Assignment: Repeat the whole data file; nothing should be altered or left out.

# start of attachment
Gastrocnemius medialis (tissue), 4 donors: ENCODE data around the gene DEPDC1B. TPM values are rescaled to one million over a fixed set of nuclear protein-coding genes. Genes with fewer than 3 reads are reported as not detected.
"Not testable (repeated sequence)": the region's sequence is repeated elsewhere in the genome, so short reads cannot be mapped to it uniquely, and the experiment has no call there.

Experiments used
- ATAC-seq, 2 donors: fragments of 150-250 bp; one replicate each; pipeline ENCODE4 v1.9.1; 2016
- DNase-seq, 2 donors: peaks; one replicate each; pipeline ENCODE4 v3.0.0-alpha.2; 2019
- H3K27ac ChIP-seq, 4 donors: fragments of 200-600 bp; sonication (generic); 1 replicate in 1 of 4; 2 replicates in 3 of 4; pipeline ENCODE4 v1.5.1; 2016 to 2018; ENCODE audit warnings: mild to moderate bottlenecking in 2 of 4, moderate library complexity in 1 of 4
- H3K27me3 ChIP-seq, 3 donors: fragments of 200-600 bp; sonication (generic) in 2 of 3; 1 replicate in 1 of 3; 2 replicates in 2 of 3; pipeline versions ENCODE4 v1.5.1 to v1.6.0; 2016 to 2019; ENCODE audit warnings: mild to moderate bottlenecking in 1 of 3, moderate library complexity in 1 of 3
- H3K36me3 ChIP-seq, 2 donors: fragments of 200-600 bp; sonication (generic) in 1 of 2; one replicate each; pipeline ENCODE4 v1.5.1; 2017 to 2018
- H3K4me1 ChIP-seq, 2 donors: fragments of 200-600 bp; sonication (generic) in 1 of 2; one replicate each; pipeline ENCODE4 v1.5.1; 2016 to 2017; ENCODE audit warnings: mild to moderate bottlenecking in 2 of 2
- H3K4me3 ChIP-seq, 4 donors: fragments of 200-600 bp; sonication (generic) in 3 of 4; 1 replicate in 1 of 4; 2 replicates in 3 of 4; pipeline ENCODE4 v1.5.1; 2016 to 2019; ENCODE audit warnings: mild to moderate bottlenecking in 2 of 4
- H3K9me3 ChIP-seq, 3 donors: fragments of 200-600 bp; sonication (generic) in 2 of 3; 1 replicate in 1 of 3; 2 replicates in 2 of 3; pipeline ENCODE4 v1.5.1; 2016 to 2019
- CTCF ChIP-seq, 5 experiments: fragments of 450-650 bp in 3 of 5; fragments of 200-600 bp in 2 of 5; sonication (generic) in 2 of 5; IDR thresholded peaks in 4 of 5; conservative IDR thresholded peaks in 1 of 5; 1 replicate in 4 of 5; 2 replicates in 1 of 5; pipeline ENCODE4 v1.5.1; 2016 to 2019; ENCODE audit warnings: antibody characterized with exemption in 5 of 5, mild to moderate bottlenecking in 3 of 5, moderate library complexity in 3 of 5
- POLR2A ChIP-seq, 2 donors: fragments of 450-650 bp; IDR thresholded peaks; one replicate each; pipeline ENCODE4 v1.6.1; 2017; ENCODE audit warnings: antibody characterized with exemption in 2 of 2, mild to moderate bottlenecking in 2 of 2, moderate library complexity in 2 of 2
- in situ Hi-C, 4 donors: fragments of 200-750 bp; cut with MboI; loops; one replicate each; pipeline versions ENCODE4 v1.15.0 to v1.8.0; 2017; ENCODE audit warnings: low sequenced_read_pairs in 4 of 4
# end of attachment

Gastrocnemius medialis (tissue), 4 donors: ENCODE data around the gene DEPDC1B. TPM values are rescaled to one million over a fixed set of nuclear protein-coding genes. Genes with fewer than 3 reads are reported as not detected.
"Not testable (repeated sequence)": the region's sequence is repeated elsewhere in the genome, so short reads cannot be mapped to it uniquely, and the experiment has no call there.

Experiments used
- ATAC-seq, 2 donors: fragments of 150-250 bp; one replicate each; pipeline ENCODE4 v1.9.1; 2016
- DNase-seq, 2 donors: peaks; one replicate each; pipeline ENCODE4 v3.0.0-alpha.2; 2019
- H3K27ac ChIP-seq, 4 donors: fragments of 200-600 bp; sonication (generic); 1 replicate in 1 of 4; 2 replicates in 3 of 4; pipeline ENCODE4 v1.5.1; 2016 to 2018; ENCODE audit warnings: mild to moderate bottlenecking in 2 of 4, moderate library complexity in 1 of 4
- H3K27me3 ChIP-seq, 3 donors: fragments of 200-600 bp; sonication (generic) in 2 of 3; 1 replicate in 1 of 3; 2 replicates in 2 of 3; pipeline versions ENCODE4 v1.5.1 to v1.6.0; 2016 to 2019; ENCODE audit warnings: mild to moderate bottlenecking in 1 of 3, moderate library complexity in 1 of 3
- H3K36me3 ChIP-seq, 2 donors: fragments of 200-600 bp; sonication (generic) in 1 of 2; one replicate each; pipeline ENCODE4 v1.5.1; 2017 to 2018
- H3K4me1 ChIP-seq, 2 donors: fragments of 200-600 bp; sonication (generic) in 1 of 2; one replicate each; pipeline ENCODE4 v1.5.1; 2016 to 2017; ENCODE audit warnings: mild to moderate bottlenecking in 2 of 2
- H3K4me3 ChIP-seq, 4 donors: fragments of 200-600 bp; sonication (generic) in 3 of 4; 1 replicate in 1 of 4; 2 replicates in 3 of 4; pipeline ENCODE4 v1.5.1; 2016 to 2019; ENCODE audit warnings: mild to moderate bottlenecking in 2 of 4
- H3K9me3 ChIP-seq, 3 donors: fragments of 200-600 bp; sonication (generic) in 2 of 3; 1 replicate in 1 of 3; 2 replicates in 2 of 3; pipeline ENCODE4 v1.5.1; 2016 to 2019
- CTCF ChIP-seq, 5 experiments: fragments of 450-650 bp in 3 of 5; fragments of 200-600 bp in 2 of 5; sonication (generic) in 2 of 5; IDR thresholded peaks in 4 of 5; conservative IDR thresholded peaks in 1 of 5; 1 replicate in 4 of 5; 2 replicates in 1 of 5; pipeline ENCODE4 v1.5.1; 2016 to 2019; ENCODE audit warnings: antibody characterized with exemption in 5 of 5, mild to moderate bottlenecking in 3 of 5, moderate library complexity in 3 of 5
- POLR2A ChIP-seq, 2 donors: fragments of 450-650 bp; IDR thresholded peaks; one replicate each; pipeline ENCODE4 v1.6.1; 2017; ENCODE audit warnings: antibody characterized with exemption in 2 of 2, mild to moderate bottlenecking in 2 of 2, moderate library complexity in 2 of 2
- in situ Hi-C, 4 donors: fragments of 200-750 bp; cut with MboI; loops; one replicate each; pipeline versions ENCODE4 v1.15.0 to v1.8.0; 2017; ENCODE audit warnings: low sequenced_read_pairs in 4 of 4